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Transfer learning for motor imagery based brain-computer interfaces: A tutorial



Review

. 2022 Jun 14;153:235-253.


doi: 10.1016/j.neunet.2022.06.008.


Online ahead of print.

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Review

Dongrui Wu et al.


Neural Netw.


.

Abstract

A brain-computer interface (BCI) enables a user to communicate directly with an external device, e.g., a computer, using brain signals. It can be used to research, map, assist, augment, or repair human cognitive or sensory-motor functions. A closed-loop BCI system performs signal acquisition, temporal filtering, spatial filtering, feature engineering and classification, before sending out the control signal to an external device. Transfer learning (TL) has been widely used in motor imagery (MI) based BCIs to reduce the calibration effort for a new subject, greatly increasing their utility. This tutorial describes how TL can be considered in as many components of a BCI system as possible, and introduces a complete TL pipeline for MI-based BCIs. Examples on two MI datasets demonstrated the advantages of considering TL in multiple components of MI-based BCIs. Especially, integrating data alignment and sophisticated TL approaches can significantly improve the classification performance, and hence greatly reduces the calibration effort.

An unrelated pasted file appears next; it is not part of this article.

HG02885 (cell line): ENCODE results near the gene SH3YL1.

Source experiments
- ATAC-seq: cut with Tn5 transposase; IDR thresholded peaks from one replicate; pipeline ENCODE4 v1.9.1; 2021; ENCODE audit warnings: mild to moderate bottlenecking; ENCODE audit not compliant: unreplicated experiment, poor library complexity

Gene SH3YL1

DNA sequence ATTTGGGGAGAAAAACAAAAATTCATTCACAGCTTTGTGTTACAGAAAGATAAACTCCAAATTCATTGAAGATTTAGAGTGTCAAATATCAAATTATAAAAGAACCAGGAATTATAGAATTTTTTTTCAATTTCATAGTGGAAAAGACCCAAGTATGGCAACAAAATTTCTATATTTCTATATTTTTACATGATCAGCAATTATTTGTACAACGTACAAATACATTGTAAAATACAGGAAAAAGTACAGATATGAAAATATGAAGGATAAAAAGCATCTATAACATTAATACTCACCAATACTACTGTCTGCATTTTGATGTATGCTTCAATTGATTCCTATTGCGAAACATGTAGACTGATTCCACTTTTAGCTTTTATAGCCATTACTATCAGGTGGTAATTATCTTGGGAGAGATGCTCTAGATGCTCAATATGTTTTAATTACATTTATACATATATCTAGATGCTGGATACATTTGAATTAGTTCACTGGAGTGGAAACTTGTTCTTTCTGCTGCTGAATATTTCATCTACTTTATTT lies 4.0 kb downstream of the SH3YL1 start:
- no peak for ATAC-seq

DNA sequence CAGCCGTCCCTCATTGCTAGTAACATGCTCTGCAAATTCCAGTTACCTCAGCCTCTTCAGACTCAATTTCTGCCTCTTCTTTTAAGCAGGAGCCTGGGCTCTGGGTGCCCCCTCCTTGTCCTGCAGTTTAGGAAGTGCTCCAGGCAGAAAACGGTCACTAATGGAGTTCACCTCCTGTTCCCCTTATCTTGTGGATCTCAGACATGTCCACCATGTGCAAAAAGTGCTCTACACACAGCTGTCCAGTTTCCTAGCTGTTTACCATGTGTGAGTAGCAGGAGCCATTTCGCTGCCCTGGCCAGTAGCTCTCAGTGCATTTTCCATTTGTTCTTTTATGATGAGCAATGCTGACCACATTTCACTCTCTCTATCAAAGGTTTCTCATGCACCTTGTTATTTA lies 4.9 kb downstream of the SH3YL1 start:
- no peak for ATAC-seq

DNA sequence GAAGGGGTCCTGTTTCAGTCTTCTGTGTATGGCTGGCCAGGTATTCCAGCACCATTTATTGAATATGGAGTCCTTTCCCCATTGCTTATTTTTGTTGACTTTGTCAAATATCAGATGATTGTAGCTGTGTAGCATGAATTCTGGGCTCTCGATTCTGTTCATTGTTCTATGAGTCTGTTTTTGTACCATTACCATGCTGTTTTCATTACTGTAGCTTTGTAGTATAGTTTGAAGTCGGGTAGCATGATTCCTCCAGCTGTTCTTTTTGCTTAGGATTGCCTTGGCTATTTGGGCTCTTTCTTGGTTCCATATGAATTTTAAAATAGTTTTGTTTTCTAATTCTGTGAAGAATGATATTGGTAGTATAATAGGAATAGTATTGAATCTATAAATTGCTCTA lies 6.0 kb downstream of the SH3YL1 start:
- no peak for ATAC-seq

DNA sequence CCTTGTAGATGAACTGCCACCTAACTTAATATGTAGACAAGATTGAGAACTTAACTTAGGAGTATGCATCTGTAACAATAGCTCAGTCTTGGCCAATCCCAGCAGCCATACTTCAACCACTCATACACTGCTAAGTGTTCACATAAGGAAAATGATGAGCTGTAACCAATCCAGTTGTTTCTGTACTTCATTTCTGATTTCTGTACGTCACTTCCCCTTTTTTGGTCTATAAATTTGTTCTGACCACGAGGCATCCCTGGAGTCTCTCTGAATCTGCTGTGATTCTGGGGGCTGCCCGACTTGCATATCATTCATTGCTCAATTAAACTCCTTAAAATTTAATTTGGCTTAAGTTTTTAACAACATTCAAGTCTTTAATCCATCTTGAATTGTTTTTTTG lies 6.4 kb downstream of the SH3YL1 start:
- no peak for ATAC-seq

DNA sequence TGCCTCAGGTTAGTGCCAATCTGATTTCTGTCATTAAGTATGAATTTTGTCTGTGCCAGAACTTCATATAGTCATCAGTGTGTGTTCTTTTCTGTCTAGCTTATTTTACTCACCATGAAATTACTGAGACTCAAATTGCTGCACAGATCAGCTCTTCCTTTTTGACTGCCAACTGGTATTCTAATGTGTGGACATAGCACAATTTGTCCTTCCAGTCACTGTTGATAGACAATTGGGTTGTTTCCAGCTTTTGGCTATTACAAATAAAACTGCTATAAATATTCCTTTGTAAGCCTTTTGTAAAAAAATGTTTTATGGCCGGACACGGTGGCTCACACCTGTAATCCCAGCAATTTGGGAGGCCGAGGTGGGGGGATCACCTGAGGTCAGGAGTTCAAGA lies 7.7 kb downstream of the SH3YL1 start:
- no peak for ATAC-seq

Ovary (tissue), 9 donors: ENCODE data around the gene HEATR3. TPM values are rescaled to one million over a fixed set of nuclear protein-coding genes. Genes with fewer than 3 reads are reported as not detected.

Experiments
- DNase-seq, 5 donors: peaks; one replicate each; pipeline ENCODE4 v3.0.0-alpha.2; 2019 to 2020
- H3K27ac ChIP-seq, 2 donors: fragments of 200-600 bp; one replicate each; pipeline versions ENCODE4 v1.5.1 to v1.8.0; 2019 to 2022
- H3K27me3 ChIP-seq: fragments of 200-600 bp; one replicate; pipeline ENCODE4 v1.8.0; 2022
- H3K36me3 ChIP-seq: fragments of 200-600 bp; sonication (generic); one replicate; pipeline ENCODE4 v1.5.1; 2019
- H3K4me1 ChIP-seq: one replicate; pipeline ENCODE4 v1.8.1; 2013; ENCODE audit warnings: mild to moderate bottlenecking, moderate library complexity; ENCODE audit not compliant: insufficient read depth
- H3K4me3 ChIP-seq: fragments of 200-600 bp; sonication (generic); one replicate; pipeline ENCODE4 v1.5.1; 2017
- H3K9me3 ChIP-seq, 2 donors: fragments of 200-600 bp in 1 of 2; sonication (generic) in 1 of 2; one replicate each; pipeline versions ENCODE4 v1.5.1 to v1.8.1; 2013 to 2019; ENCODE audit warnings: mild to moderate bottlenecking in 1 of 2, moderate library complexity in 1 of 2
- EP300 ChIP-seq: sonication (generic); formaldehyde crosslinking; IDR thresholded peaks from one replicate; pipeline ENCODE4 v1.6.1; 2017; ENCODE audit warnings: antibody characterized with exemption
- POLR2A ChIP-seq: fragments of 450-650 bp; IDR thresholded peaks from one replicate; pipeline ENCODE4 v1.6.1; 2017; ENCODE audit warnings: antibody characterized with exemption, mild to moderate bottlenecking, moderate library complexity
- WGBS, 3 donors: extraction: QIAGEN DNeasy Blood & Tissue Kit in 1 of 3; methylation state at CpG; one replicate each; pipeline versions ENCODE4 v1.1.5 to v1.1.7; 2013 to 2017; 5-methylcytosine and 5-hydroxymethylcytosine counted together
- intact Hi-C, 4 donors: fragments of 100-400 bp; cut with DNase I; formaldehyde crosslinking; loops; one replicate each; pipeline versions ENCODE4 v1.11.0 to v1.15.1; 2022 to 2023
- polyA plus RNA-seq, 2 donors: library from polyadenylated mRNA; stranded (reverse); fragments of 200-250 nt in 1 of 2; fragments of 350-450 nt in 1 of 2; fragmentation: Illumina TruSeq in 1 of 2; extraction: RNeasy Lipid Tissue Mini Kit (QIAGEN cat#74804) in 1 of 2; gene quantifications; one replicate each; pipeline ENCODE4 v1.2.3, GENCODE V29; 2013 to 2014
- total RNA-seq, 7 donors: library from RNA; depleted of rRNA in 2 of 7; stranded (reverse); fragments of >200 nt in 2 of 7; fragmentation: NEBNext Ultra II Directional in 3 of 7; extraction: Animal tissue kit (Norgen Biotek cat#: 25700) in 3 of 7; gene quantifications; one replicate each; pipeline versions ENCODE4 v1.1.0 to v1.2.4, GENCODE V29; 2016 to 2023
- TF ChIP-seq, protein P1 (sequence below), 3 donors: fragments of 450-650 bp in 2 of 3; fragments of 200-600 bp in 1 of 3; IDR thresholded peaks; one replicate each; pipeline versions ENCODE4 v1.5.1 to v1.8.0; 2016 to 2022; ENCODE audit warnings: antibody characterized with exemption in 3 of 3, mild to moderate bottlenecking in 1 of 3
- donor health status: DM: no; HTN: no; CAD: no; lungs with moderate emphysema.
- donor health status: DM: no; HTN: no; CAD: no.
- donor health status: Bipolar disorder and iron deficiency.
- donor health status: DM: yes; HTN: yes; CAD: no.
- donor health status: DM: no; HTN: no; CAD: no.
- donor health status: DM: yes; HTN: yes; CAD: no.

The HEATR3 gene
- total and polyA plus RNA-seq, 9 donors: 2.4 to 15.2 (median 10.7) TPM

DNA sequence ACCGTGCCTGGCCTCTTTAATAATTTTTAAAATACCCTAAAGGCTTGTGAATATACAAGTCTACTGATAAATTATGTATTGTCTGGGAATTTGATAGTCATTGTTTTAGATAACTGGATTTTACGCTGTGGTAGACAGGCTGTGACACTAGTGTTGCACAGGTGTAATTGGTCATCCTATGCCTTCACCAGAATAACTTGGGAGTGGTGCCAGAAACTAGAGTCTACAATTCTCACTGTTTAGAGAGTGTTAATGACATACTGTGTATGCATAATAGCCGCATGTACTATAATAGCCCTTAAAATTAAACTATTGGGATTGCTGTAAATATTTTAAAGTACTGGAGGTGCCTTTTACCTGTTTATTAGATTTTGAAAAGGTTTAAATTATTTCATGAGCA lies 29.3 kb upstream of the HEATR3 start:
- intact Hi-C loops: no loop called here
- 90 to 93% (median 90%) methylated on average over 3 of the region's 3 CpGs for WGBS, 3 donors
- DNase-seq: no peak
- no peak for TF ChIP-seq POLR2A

Keywords:

Brain–computer interface; Electroencephalogram; Euclidean alignment; Motor imagery; Transfer learning.

Conflict of interest statement

Declaration of Competing Interest The authors declare that they have no known competing financial interests or personal relationships that could have appeared to influence the work reported in this paper.



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